Throughout this symposium, the speakers will draw on evidence from community, assisted living, and hospital- based research to build a case for the importance of targeting sedentary behaviour as a modifiable determinant of health and quality of life among older adults. We will explore novel strategies for reducing sedentary behavior in each of these different settings.
Presenter #1, Shilpa Dogra
Transportation is one of the eight dimensions in the World Health Organization handbook on Age-Friendly Communities. However, the emphasis in this handbook is on public transportation, and fails to ignore the impact of other forms of transportation on the health and well-being of older adults. Active transportation may be a particularly important mode of transportation for older adults as it provides the benefits of increased physical activity and reduced sedentary time. While there are many constraints to engaging in active transportation, many of these constraints can be removed with appropriate infrastructure and age-friendly municipal policies. The emphasis of this talk will be on the critical role that sustainable transportation plays in creating age-friendly communities, and the various impacts that accessible and inclusive forms of transportation can have on the social, cognitive, and physical health of older adults. Data from mixed-methods studies and from an urban mobility summit will be presented to support the need for a broader approach to age-friendly transportation. The speaker will address the implications of her research for the design of age-friendly communities that encourage active aging, and for policies that can enable this.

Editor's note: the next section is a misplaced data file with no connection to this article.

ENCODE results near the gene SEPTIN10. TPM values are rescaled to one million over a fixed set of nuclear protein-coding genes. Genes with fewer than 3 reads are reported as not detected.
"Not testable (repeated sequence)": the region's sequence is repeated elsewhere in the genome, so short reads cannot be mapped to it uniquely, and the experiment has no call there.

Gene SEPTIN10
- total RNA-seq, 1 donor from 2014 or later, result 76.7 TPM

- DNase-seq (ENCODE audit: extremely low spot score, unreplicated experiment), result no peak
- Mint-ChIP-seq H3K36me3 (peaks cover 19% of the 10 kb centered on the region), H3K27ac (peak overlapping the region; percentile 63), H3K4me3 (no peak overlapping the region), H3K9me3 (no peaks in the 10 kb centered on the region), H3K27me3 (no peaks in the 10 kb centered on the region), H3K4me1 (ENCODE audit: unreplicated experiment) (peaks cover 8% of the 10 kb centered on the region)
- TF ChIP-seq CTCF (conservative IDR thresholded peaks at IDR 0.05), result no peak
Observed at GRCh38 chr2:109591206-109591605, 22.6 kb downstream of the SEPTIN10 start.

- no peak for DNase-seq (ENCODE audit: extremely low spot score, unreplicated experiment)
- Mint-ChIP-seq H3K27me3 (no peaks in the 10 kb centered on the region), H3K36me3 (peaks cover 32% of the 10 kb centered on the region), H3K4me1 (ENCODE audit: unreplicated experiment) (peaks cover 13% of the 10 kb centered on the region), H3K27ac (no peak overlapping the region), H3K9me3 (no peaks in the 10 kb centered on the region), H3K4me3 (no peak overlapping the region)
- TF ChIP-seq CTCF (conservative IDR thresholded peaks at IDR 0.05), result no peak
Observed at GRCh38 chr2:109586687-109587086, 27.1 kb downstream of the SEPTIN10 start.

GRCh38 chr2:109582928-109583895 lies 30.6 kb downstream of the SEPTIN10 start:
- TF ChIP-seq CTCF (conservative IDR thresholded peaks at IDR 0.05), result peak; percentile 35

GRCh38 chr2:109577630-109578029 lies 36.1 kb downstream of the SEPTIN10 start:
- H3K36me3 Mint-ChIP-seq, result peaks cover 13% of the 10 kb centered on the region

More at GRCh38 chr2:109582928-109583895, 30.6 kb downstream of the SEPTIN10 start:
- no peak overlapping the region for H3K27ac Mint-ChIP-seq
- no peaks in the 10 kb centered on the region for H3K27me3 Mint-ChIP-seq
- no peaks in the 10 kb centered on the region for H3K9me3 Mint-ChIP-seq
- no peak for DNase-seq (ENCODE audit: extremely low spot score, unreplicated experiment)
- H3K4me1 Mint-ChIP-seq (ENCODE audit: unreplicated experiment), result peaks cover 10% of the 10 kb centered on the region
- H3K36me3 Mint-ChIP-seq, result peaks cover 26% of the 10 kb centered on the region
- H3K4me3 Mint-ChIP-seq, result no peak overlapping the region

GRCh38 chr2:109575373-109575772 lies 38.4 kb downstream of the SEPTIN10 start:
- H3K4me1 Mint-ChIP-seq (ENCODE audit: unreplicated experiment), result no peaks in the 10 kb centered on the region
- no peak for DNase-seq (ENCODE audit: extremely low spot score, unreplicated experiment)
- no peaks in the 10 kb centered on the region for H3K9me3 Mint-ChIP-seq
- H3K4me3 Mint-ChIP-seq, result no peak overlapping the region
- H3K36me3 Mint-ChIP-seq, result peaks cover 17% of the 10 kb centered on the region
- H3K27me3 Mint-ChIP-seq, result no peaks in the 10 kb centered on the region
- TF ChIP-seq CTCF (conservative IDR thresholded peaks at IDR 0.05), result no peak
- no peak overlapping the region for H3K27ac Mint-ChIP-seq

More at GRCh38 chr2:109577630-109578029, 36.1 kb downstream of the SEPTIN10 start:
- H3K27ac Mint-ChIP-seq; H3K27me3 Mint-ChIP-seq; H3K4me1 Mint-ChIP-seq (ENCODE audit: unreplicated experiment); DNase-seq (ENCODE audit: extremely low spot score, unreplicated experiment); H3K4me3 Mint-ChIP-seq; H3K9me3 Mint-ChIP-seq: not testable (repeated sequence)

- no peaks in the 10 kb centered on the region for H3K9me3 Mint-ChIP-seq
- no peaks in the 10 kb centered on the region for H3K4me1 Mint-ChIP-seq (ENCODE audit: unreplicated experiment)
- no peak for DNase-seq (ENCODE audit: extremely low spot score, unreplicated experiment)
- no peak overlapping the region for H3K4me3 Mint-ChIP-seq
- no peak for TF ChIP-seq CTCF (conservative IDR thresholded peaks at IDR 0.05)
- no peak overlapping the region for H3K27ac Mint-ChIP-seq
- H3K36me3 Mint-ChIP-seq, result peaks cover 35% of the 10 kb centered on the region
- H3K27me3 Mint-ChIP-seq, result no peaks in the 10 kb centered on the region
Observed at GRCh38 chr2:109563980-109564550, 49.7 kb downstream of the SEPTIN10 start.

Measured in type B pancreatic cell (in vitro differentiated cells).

Presenter #2, Jennifer Copeland
Greater numbers of older adults living with chronic conditions and functional limitations means more people are seeking alternative housing options. Assisted living allows older adults to maintain independence but provide assistance with activities of daily living. Thus, older adults who transition to assisted living (AL) often have little need to engage in light-intensity or standing activities such as cleaning or meal preparation and as a result, they accumulate more sedentary time and less time standing and moving compared to older adults who live independently. Unfortunately, this “low movement” environment can hasten functional decline. This presentation will discuss the potential benefits and challenges of reducing sedentary time among residents in AL. Stand When You Can (SWYC) is a novel intervention to reduce sedentary time in AL, developed in consultation with residents and staff. It was designed to target change at individual, social, organizational, and environmental levels and produce a shift in habits without the need for additional staff. A preliminary feasibility trial in two AL residences showed that SWYC is acceptable and practical; further study is warranted. Maintaining health and function during the transition to assisted living will improve quality of life and delay the need for more intensive residential care.
Presenter #3, Olga Theou
The risk from high sedentary time is profound in hospitalized older patients who make up approximately half of all hospitalized patients. During hospitalization, older adults are at risk for longer length of stay, greater hospital readmission rates, disability, and mortality. These adverse outcomes appear to be related to the high levels of sedentary time among hospitalized patients. During hospitalization, many older patients spend most of their time sedentary. Even patients who can walk independently are highly sedentary and experience an increase in their sedentary time during hospitalization. Health and environmental factors are main barriers associated with sedentary behaviours within hospital settings. Reducing sedentary behaviours may allow older inpatients to recover faster and improve health outcomes during and post-hospitalization. This presentation will summarize how to assess sedentary behaviours within clinical settings including hospitals, describe how sedentary older hospitalized patients are, and discuss how sedentary time can be reduced within clinical settings.